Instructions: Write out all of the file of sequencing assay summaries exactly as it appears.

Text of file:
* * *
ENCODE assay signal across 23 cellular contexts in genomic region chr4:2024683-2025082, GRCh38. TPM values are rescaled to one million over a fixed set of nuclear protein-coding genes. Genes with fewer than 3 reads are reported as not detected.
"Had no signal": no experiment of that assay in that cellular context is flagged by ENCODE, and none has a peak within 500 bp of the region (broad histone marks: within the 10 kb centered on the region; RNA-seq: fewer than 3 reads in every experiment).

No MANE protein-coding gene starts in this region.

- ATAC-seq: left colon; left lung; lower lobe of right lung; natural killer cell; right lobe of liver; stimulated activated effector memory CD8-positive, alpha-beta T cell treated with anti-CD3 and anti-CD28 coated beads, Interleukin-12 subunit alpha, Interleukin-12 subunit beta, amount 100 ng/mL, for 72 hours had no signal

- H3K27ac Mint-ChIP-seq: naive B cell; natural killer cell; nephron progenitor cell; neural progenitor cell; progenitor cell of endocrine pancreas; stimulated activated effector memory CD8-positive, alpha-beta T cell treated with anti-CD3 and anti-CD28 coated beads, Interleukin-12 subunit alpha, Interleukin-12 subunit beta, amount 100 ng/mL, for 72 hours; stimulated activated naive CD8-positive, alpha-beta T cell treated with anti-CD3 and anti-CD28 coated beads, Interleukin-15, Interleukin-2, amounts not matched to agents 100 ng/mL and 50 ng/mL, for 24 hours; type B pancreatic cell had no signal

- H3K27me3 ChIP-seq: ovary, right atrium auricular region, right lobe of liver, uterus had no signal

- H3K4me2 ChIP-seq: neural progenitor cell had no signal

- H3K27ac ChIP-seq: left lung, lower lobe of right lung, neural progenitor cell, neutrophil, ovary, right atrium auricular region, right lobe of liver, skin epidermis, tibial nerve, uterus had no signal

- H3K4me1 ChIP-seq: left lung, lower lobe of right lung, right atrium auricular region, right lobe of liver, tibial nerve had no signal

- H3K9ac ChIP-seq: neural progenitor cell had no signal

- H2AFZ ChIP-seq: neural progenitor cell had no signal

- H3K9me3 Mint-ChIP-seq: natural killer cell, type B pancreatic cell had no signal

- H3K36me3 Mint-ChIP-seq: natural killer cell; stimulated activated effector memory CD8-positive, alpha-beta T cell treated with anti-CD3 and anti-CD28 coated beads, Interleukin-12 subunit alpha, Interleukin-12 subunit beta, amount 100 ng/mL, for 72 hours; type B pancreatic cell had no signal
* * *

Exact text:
ENCODE assay signal across 23 cellular contexts in genomic region chr4:2024683-2025082, GRCh38. TPM values are rescaled to one million over a fixed set of nuclear protein-coding genes. Genes with fewer than 3 reads are reported as not detected.
"Had no signal": no experiment of that assay in that cellular context is flagged by ENCODE, and none has a peak within 500 bp of the region (broad histone marks: within the 10 kb centered on the region; RNA-seq: fewer than 3 reads in every experiment).

No MANE protein-coding gene starts in this region.

- ATAC-seq: left colon; left lung; lower lobe of right lung; natural killer cell; right lobe of liver; stimulated activated effector memory CD8-positive, alpha-beta T cell treated with anti-CD3 and anti-CD28 coated beads, Interleukin-12 subunit alpha, Interleukin-12 subunit beta, amount 100 ng/mL, for 72 hours had no signal

- H3K27ac Mint-ChIP-seq: naive B cell; natural killer cell; nephron progenitor cell; neural progenitor cell; progenitor cell of endocrine pancreas; stimulated activated effector memory CD8-positive, alpha-beta T cell treated with anti-CD3 and anti-CD28 coated beads, Interleukin-12 subunit alpha, Interleukin-12 subunit beta, amount 100 ng/mL, for 72 hours; stimulated activated naive CD8-positive, alpha-beta T cell treated with anti-CD3 and anti-CD28 coated beads, Interleukin-15, Interleukin-2, amounts not matched to agents 100 ng/mL and 50 ng/mL, for 24 hours; type B pancreatic cell had no signal

- H3K27me3 ChIP-seq: ovary, right atrium auricular region, right lobe of liver, uterus had no signal

- H3K4me2 ChIP-seq: neural progenitor cell had no signal

- H3K27ac ChIP-seq: left lung, lower lobe of right lung, neural progenitor cell, neutrophil, ovary, right atrium auricular region, right lobe of liver, skin epidermis, tibial nerve, uterus had no signal

- H3K4me1 ChIP-seq: left lung, lower lobe of right lung, right atrium auricular region, right lobe of liver, tibial nerve had no signal

- H3K9ac ChIP-seq: neural progenitor cell had no signal

- H2AFZ ChIP-seq: neural progenitor cell had no signal

- H3K9me3 Mint-ChIP-seq: natural killer cell, type B pancreatic cell had no signal

- H3K36me3 Mint-ChIP-seq: natural killer cell; stimulated activated effector memory CD8-positive, alpha-beta T cell treated with anti-CD3 and anti-CD28 coated beads, Interleukin-12 subunit alpha, Interleukin-12 subunit beta, amount 100 ng/mL, for 72 hours; type B pancreatic cell had no signal